Grammar Corner: Ad vs. Add

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In this edition of Grammar Corner, we discuss some of the most widely used grammar errors in the English language. We don’t just correct you, though; we pinpoint exactly why a particular word/phrase/idiom is used incorrectly, while providing the context for each mistake, and then providing the right word/phrase/idiom.

Most of the time, a grammar error occurs because of homophones. Homophones are two words that sound exactly the same, but mean vastly different things. But it’s not just their meaning that’s different; homophones can also function as vastly different parts of speech.

In this edition, we discuss a common grammar error: ad vs. add. With only one letter separating the two, it’s easy to confuse this pair for each other; however, their meaning in context, as well as function, varies greatly and is never interchangeable. We’re here to shed light on them:

When to Use Ad

Image from Pixabay

The word “ad” is actually a colloquial term; it is the shortened form of the word ‘advertisement’, which makes it a noun. The word ‘ad’ was first used in 1841. Back then, printers charged people by the letter, and so crafty businessmen sought to cut costs by finding words that they can shorten without it being unintelligible, thus, an advertisement was shortened to ad, and it has become widely used in both informal speech and informal writing. However, take note that, in formal writing, the full word ‘advertisment’ should be used. For example:

The Mayor didn’t understand why his military-themed political ad wasn’t resonating with veterans, until he realized that his interns had used members of the Salvation Army for the ad instead of actual soldiers.

To address the lateness of her Mcdonald’s order last week, Karen took out a full-page ad in the neighborhood newsletter, something that people didn’t know you could do.

To make my undergraduate thesis easier, and to help pay for my crippling student debt,  I have devised a way for people to put advertisements throughout my paper.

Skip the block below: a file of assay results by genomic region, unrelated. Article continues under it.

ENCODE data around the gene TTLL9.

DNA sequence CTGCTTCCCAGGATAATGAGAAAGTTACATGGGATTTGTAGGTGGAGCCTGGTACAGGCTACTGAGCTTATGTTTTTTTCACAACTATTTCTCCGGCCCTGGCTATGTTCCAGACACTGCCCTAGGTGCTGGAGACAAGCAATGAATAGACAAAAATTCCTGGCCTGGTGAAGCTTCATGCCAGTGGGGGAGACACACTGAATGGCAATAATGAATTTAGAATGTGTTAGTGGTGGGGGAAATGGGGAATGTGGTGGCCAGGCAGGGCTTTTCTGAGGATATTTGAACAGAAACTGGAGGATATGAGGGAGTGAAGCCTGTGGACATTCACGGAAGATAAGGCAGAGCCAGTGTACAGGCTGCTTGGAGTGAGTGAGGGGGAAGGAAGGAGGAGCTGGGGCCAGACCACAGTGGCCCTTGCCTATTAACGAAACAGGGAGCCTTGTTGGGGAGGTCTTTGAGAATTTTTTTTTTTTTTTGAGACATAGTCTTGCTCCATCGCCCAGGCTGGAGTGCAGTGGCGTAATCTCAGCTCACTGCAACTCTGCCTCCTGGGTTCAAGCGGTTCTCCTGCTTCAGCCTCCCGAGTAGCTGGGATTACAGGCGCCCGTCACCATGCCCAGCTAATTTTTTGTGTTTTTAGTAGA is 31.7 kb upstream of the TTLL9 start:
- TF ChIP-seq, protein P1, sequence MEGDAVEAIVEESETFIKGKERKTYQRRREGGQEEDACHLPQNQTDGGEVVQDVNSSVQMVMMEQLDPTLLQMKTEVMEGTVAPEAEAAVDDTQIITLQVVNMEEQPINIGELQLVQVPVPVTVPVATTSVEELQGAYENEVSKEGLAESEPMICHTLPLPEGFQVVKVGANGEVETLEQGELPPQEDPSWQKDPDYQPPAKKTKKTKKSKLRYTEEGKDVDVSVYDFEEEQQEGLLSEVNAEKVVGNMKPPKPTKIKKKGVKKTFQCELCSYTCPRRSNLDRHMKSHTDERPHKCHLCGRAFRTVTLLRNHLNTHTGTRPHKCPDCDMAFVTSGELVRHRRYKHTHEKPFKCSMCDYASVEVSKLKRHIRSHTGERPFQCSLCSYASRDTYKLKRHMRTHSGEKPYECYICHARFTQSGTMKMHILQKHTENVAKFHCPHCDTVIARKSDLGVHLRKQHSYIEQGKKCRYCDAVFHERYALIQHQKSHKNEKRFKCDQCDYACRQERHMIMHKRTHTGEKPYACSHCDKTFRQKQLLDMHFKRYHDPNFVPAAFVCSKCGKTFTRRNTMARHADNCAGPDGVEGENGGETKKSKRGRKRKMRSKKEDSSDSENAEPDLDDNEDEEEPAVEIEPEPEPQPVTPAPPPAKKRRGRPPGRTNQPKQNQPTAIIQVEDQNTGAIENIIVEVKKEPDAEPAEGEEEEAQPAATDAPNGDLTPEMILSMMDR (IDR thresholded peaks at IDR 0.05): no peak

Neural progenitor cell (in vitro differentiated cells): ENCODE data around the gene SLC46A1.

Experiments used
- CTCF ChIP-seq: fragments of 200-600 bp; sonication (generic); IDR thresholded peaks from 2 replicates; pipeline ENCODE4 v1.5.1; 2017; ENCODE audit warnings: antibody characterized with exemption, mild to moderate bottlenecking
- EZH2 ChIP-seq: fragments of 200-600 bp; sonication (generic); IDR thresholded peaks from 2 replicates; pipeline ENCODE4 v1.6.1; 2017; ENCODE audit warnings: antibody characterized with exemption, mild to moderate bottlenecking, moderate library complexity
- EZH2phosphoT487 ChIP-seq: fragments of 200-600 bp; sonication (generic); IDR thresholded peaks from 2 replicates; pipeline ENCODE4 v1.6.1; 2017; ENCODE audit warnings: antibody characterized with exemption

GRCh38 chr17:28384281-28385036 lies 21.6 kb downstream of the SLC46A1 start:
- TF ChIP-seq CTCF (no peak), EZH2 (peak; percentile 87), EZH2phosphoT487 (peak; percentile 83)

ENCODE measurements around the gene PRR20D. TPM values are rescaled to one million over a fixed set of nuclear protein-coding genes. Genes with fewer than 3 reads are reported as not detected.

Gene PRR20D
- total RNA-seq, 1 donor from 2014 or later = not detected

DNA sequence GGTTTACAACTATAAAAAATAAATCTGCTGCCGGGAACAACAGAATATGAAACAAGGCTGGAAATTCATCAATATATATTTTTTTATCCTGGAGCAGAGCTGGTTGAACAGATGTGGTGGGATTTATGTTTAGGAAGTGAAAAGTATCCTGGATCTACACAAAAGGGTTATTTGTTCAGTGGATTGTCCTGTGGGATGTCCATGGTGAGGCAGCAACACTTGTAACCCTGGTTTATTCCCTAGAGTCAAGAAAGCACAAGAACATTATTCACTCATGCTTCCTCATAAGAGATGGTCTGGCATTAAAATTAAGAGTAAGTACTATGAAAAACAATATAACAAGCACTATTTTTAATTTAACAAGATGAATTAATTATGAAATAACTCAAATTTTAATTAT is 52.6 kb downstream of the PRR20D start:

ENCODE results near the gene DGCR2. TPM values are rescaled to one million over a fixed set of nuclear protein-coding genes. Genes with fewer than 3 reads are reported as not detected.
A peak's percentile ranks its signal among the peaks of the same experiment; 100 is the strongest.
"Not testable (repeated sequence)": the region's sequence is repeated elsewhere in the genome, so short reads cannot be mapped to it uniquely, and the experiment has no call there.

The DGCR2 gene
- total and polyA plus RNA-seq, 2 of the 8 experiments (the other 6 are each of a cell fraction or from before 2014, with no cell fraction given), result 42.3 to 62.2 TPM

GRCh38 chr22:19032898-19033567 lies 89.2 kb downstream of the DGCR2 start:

When to Use Add

Image from Pixabay

On the other hand, the word “add”, while able to be used as the shortened form of the word ‘addition’, functions more as a verb rather than as a noun. To add means to combine things, usually numbers, to create a new thing like a sum. For example:

No, Kevin, if you add 6 and 9 together, you get 15, NOT 69.

How did you get 350 if you were just adding 25 and 4?

However, the word ‘add’ can also be used in a general sense and doesn’t necessarily have to involve numbers, but rather just as a way to combine something with something else. For example:

If you added up all the cheeseburgers you just ate, you could literally create a two-story-high tower, so why are you surprised about your heart attack just now?

Like what was mentioned in the original contract, trips to Taco Bell do not add to your Frequent Flyer Miles, even if you used a private helicopter.

Even if you added up the lengthy repair bill, broken bones, the missing couple, and 15 chimpanzees on the loose, I still say that was one heck of a bar mitzvah.

“These numbers aren’t adding up”, Stephen hissed, “You truly are useless”. He was talking to Bozer, who should have been hurt by that, but he’s just a dog who doesn’t know what’s going on but is just happy to participate.

Which One to Use: Ad or Add?

They sound exactly the same and are spelled almost exactly the same as well, so which one should you use? Well, in general, when people write, they usually want to say the word ‘add’. But if you need help, always remember:

Ad, with one D: Advertisement

Add, with two D’s: Math or combining things.

As much as possible, always remember that, unless you’re talking about an advertisement, always add the extra D.

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